Teachers urged to stay away from politics
28 January 2020 | Education
Anna Nghipondoka; Deputy minister; “Just because we don’t support the same political party does not mean we should not work together.”
The deputy minister of education, arts and culture (MEAC), Anna Nghipondoka, cautioned teachers to stay away from politics while teaching.
Nghipondoka addressed members of the education fraternity about the revised Cambridge University curriculum, examination results and promotional requirements policy during her regional visit at the Namib Primary School hall.
Grades 10, 11 and 12 principals as well as heads of department and circuit inspectors were present as the curriculum mostly effects these grades.
Nghipondoka called on all teachers to work together regardless of their political affiliation saying politics is killing education and should not be allowed to influence what’s been done in schools.
“Just because we don’t support the same political party does not mean we should not work together to implement government policies. Teachers should not talk politics to parents or to learners. Rather do such things in your private time.”
The deputy minister also accused some individuals of deliberately creating a misconception about the new school curriculum in a ploy to make it fail.
“Everybody is now an expert in education. Some people are creating misconceptions not because they are ignorant, but because the reforms do not serve their own interest. They want to sabotage it as it requires them to do things which they don’t want to do.”
According to Nghipondoka, some principals are called “puppets” by the teachers because they embrace and want to implement the new curriculum.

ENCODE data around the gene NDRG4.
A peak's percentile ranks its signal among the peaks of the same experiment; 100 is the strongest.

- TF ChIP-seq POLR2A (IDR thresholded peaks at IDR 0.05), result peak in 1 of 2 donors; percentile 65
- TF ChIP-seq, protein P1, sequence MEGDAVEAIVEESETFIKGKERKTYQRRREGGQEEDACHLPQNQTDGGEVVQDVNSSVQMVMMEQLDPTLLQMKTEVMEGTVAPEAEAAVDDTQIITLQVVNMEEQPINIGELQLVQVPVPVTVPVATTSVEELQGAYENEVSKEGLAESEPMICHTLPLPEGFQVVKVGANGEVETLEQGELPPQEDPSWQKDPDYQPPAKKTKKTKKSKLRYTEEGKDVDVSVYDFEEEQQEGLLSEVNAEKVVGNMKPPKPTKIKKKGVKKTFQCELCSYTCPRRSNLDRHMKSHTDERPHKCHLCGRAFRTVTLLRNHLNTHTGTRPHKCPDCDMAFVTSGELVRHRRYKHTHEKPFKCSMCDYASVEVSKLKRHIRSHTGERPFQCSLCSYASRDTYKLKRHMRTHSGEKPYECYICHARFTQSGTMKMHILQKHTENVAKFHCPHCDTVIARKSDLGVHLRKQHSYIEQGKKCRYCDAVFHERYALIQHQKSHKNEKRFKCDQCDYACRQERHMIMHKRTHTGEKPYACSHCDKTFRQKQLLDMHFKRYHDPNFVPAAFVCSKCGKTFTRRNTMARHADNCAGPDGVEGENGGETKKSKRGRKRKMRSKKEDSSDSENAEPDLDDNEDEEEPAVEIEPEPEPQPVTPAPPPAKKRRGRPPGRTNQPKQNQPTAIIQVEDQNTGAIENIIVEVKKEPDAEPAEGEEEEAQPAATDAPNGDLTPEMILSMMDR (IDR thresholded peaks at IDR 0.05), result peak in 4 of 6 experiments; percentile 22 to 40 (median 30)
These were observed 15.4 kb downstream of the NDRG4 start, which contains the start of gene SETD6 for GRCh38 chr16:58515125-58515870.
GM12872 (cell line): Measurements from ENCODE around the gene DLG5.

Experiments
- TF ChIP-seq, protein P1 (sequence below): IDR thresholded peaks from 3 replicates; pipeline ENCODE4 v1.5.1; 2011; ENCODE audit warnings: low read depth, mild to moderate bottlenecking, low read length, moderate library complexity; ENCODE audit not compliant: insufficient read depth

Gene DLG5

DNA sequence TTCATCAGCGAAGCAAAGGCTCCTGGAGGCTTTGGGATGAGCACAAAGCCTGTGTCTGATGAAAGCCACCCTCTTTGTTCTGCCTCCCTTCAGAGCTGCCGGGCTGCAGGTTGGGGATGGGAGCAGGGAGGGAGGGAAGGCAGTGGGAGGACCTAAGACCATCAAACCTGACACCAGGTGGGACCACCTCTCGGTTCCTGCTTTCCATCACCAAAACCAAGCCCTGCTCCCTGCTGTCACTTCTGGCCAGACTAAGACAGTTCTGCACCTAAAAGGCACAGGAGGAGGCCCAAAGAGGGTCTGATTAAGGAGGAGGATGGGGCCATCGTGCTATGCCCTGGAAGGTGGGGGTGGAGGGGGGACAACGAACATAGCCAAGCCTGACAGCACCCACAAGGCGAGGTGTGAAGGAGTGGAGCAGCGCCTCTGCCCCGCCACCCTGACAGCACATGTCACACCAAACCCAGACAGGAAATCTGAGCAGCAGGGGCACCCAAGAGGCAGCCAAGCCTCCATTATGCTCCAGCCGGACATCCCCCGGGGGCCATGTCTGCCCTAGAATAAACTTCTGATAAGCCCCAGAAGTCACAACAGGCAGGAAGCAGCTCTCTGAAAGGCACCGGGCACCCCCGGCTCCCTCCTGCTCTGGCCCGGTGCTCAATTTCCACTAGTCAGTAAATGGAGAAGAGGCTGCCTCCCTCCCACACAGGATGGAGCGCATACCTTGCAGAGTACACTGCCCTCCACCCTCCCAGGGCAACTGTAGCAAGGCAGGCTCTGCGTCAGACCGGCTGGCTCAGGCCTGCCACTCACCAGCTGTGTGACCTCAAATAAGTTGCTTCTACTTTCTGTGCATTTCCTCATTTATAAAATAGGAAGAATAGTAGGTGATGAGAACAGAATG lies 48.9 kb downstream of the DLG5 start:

She encouraged stakeholders in education to look at challenges experienced by the ministry during the current difficult economic time as stepping stones.
“Solve the challenges that can be solved by schools within the school’s resources. Do not wait for government to solve them because you might wait for a long time,” Nghipondoka said.
She highlighted that in the northern and north eastern regions, where over 100 secondary schools have been established, implementing the new curriculum for grade 10 would face numerous challenges.
“More teachers and teaching material is needed especially for learners who are now in grade 10 as they are now in senior secondary school. There are also 404 teachers who are yet to be placed in positions as MEAC is still looking for funds.”
Overcrowding remains a problem as people just appear at schools without applying, saying they want their children to be admitted.
Nghipondoka urged teachers to be experts in the subjects they teach, saying that learners only fail when the teacher fails and not due to overcrowded classrooms or when there are not enough books available.
MEAC was given seven years to implement the new curriculum and they are currently in their sixth year of implementation.